Learned helplessness: An organisational crisis demanding intervention

Chloe Hooper
By Chloe Hooper | 8 February 2022
Chloe Hooper.

Chloe Hooper, founder, Bare Feat: 

The frequency of perpetual change is growing. Catastrophic events are occurring all the more, challenging day-to-day conditions acclimatised as the status quo.

Approaches to change, particularly unpredictable change, are challenging at the best of times. But have we considered that whilst trying to navigate the unknowns that have presented globally, a negativity bias has settled amongst us?

Innovation and ideation are stalled by the continuous cancellations in our calendars, feelings of complacency rampaging our creatives. After all, it seems our efforts surmount, more often than not, to virtual events with more absentees than attendees.

Continuously working towards milestones that are being moved, cancelled and replanned is leading to a sentiment of 'learned helplessness. People are losing the feeling of 'purpose' within their work that organisations have invested years to establish.

Not only is this loss fuelling the great resignation of our time, but even more damaging, the view that people's work no longer matters is resonating.

I have worked with several people lately, joking all the same 'if we don't make the deadline, we can blame COVID'.

As we begin to move from pandemic to an epidemic, the resilience of an organisation, the resilience of its people and in turn their passion, will be the competitive advantage organisations strive for in 2022. 

Psychologists* describe resilience as a process and skill, something that is learnt and formed rather than an innate personality trait, a facet that is not born, but rather fostered. In contrast 'learned helplessness' emerges when people are conditioned to expect pain, suffering, or discomfort without a way to escape it. Eventually, after enough conditioning, people will not try to avoid the pain at all—even if there is an opportunity to truly escape it.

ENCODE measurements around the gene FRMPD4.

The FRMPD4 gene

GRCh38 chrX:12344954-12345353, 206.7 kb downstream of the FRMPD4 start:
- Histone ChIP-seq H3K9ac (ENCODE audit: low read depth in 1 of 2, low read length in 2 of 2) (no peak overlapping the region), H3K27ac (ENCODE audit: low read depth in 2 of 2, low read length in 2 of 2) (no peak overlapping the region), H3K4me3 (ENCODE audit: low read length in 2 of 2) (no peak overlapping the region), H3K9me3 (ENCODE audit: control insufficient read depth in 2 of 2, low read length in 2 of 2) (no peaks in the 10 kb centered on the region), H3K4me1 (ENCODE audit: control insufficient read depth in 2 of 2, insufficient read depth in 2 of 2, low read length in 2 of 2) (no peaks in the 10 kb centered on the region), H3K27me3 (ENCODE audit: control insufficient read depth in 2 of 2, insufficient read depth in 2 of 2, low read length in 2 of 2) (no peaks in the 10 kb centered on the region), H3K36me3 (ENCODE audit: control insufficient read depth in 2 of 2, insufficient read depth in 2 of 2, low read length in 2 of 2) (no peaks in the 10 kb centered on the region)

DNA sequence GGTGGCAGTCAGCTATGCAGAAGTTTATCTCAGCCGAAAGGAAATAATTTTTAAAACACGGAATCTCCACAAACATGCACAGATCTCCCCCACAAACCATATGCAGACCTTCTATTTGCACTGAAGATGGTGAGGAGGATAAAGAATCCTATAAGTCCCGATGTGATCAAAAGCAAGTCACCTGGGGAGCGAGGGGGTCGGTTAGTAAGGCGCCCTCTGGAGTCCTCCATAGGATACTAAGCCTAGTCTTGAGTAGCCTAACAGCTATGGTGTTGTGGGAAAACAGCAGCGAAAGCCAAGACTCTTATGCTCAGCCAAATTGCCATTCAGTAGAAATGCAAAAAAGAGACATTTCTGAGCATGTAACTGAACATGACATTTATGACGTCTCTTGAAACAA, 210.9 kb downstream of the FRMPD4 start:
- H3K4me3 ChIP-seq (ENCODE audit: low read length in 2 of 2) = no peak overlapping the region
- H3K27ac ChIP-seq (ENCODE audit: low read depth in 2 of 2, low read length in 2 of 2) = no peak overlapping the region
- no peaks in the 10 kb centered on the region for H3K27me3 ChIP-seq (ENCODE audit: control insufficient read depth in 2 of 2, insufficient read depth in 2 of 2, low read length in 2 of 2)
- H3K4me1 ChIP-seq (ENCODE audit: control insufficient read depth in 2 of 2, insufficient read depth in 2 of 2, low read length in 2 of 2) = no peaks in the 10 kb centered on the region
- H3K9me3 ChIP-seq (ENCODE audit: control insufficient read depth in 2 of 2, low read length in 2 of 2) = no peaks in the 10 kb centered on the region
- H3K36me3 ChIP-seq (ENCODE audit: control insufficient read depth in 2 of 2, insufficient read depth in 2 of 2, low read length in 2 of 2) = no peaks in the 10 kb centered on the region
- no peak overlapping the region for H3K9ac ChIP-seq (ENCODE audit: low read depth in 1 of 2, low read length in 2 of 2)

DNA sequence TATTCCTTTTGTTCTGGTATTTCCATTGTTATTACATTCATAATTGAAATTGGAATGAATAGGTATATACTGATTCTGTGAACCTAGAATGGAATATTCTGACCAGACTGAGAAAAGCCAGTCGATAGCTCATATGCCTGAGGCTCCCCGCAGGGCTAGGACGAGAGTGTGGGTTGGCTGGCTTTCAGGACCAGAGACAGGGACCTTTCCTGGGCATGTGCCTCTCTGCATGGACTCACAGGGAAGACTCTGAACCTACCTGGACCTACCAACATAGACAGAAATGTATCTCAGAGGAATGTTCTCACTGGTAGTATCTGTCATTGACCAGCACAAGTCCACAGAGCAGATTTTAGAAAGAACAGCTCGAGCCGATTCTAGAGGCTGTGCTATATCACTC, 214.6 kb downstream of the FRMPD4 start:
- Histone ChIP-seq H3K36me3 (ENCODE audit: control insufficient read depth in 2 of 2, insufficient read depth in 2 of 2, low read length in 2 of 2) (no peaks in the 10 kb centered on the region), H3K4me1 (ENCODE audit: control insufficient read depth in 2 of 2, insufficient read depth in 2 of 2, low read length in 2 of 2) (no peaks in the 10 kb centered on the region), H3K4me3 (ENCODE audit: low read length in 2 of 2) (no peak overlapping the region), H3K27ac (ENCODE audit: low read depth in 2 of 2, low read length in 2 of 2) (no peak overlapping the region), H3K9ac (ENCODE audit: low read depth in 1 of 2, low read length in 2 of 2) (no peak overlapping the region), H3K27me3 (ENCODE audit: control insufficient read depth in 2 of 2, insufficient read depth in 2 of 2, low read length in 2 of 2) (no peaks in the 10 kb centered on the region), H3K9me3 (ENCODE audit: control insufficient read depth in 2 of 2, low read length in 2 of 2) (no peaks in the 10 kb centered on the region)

Prior to global pandemic times, Ming-Hu Han, PhD, and colleagues, published a social defeat study during 2012 exploring a group of mice. Nestler and colleagues use the "social-defeat" model to study stress and resilience in rodents.

In this study, the mice are exposed to 'stressor' triggers and sensory cues repeated for a short time every day, for 10 days. After this time, most mice present symptoms comparable to human depression. However, a third of the mice present symptoms of resilience. As the study continues, the 'susceptible' mice start to show little signs of motivation- even to eat. Whilst the 'resilient' mice begin to thrive in their environments.

By correlation, are we considered the 'susceptible'? And if not, what separates us?

According to Nestler:

"The most important and interesting principle is that resilience is not a passive process. It's not that the resilient mice simply don't show the bad effects of stress that are seen in susceptible mice. Indeed, some of those effects are seen, but by far the most predominant phenomenon is that the resilient mice show a whole additional set of skills that help the animal cope with stress."

Whilst unbreaking, hammering waves are dismantling our most valuable assets, an organisational crisis is whitewashed as nothing more than a temporary impact of a global pandemic. This pattern of thinking enables us to believe our mindset will return at the end of the tunnel. A false flag of hope that stands to reinforce the misunderstood notion that resilience is either present in people, or it isn't.

Thankfully, resilience is not a natural gift given to the fortunate and hidden from the innovative. A resilience strategy serves its purpose most functionally as a pre-emptive practice, rather than a combative one. When our structure is conditioned and becomes adopted, the 'baked-in' approach to resilience to workplace atmosphere reaps rewards across all sectors. Instead of leveraging our assets, or amending extras with an 'add-on' approach, our readiness and ability to flex with the movements of change are enhanced.

So where do we start when it comes to building a resilient organisation?

The difference between those who are resilient and those who are susceptible to 'learned helplessness' is rooted in the way we communicate with ourselves.  To move past learned helplessness and facilitate the growth of resilience, we need to address our perceptions.

There are 3 P's in our language and mindset that need to be demolished:

  •        Permanence (temporary vs permanent). We think the problem is permanent even though nothing ever is.
  •        Pervasiveness (specific vs universal). We catastrophise and attach one problem with another. 
  •        Personalisation (internal vs external) We think there is something wrong with us.

Train yourself to identify this language used within your organisation (and in your own head) because if resilience is the goal, learned helplessness is the barrier. 

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